We invite proposals for scholarly papers (20 minutes) or panel discussions (60 minutes) focusing on medicine and comics in any form (e.g., graphic novels, comic strips, graphic pathographies, manga, and/or web comics). In particular, we seek presentations on the following—and related—topics:
East Bay Alternative Press Book Fair
December 10, 2011, 10am-4pm
@ Berkeley City College
Hello Bay Area!
As a d.i.y. kick in the ass to the holiday shopping season and a way to discover those lovely treasures to wile away the long winter nights, zinester Tomas Moniz of Rad Dad Zine, artist Brooke Appler, and others are organizing a one day event to celebrate the amazing quality and diversity of independent writing, publishing and all around crafting of the Bay Area.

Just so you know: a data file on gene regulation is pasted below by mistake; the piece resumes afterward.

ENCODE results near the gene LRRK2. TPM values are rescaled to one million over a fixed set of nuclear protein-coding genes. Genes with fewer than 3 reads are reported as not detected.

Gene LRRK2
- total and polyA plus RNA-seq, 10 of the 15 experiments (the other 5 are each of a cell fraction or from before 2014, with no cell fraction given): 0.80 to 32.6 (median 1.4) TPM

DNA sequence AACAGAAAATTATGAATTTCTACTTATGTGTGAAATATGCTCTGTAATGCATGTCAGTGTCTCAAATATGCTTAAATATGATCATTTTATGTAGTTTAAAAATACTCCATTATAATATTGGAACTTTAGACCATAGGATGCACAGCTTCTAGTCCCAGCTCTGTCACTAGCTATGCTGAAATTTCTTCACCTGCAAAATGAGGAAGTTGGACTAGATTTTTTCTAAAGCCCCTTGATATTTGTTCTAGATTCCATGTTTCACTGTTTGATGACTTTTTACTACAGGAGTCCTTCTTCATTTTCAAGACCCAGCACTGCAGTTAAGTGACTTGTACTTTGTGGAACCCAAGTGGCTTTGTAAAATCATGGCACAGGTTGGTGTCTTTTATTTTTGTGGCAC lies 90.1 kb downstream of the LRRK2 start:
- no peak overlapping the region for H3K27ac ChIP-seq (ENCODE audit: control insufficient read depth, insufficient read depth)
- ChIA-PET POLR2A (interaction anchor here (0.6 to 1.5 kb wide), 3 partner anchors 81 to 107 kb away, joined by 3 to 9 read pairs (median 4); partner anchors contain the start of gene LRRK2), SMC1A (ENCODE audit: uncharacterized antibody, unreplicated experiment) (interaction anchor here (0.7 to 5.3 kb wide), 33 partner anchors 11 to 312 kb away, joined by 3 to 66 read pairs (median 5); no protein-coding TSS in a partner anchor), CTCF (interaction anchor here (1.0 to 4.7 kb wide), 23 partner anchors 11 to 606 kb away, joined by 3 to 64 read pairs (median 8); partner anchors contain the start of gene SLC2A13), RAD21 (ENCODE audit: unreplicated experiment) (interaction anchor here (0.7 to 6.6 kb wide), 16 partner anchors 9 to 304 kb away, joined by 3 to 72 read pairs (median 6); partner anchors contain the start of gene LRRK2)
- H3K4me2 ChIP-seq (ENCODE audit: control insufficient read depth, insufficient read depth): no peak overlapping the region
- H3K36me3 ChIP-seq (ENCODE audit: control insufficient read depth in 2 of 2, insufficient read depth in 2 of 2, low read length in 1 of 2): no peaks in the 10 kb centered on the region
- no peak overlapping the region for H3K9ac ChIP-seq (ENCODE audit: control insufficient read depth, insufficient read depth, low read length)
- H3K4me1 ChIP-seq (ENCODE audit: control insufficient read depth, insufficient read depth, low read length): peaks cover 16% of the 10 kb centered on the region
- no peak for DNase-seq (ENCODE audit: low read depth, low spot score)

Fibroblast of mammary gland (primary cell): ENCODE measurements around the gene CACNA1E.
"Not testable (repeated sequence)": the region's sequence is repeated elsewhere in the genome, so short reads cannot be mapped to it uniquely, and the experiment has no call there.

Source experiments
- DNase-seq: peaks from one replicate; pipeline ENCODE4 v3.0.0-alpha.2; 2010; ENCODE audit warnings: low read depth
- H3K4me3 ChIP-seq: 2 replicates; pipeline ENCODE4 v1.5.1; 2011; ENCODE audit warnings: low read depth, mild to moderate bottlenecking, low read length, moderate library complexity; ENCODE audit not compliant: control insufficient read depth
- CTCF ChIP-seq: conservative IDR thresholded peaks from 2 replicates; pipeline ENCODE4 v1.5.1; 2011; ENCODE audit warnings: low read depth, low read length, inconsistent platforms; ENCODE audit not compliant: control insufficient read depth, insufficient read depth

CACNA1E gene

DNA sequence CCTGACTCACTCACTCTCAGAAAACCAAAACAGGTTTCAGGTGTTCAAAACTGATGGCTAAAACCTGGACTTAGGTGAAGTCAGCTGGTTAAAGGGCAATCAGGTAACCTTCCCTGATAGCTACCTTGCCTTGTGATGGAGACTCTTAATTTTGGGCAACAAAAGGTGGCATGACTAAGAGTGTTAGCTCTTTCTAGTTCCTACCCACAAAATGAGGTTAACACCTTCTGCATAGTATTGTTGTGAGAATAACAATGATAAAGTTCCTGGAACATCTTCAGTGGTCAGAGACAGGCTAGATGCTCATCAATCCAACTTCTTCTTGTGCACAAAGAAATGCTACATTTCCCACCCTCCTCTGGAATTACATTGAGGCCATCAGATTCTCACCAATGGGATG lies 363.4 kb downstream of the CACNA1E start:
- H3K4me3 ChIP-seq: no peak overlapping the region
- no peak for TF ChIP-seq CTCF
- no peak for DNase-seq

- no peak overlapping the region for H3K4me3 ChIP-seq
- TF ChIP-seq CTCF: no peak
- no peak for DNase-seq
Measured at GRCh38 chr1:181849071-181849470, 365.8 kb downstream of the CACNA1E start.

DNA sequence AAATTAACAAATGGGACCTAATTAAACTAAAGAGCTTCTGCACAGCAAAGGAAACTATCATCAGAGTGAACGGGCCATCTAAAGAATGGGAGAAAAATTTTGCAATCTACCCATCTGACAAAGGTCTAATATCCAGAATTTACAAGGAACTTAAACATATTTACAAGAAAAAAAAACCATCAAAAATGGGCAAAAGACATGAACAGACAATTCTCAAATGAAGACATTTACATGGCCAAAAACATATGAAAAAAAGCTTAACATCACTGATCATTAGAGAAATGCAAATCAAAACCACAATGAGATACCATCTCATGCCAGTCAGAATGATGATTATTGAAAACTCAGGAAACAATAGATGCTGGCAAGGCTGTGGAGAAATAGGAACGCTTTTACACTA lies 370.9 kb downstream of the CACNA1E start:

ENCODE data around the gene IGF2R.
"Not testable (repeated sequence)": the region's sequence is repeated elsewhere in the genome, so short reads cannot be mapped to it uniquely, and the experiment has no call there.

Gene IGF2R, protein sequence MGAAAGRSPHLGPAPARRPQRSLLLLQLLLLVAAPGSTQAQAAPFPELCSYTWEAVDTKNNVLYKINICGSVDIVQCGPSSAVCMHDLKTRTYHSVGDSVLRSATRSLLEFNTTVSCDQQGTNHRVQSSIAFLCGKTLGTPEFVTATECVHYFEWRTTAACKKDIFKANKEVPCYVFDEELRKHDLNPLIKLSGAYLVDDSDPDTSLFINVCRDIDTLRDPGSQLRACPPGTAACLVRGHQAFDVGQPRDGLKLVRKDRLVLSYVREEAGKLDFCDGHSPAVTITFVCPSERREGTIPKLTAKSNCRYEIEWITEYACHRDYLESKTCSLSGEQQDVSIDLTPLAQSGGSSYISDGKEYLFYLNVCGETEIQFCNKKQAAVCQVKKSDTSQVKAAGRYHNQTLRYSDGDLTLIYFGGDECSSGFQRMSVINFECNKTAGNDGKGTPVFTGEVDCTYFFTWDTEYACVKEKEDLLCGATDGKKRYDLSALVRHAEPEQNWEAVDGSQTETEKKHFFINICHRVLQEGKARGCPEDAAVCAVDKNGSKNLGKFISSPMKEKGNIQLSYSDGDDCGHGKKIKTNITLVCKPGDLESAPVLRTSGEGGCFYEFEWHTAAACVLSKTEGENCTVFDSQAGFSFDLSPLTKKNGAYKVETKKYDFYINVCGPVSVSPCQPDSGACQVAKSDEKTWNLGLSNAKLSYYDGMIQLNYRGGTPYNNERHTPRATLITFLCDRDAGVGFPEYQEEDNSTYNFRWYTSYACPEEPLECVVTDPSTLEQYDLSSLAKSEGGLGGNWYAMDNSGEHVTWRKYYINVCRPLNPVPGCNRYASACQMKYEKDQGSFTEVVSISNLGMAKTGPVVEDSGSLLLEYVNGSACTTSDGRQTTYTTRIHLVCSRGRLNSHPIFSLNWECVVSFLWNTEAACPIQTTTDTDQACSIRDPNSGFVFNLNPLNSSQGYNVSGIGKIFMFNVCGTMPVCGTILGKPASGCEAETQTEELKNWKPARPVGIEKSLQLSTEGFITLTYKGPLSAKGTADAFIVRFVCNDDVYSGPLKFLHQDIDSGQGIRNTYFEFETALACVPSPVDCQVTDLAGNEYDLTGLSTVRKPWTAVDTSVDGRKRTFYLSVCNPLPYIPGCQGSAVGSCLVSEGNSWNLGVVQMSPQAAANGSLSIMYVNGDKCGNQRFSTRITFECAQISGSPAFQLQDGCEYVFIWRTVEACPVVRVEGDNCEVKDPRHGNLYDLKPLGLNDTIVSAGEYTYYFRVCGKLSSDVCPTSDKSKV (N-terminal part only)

The event will take place on Saturday, December 10th in downtown Berkeley at Berkeley City College (one block from Downtown Berkeley BART) from 10 am – 4 pm. With over 60 different tablers sharing their wares, this year’s Book Fair will be cram-packed with opportunities to talk with, mingle, and support local and independent artists such as Manic D Press, 1984 Printing, PM Press, and The Littlest Elle, and so many more. We also will have a Variety Show featuring work and art the evening before the book fair at Rock Paper Scissors Collective on December 9th. Some tables still available!
Air Canada, who I booked my flight to NYC with, was scheduled to have their flight attendants walk off the job 6 hours before my flight. Today we hear the strike may or may not be blocked by the Federal government, or they might be legislated back to work, or something.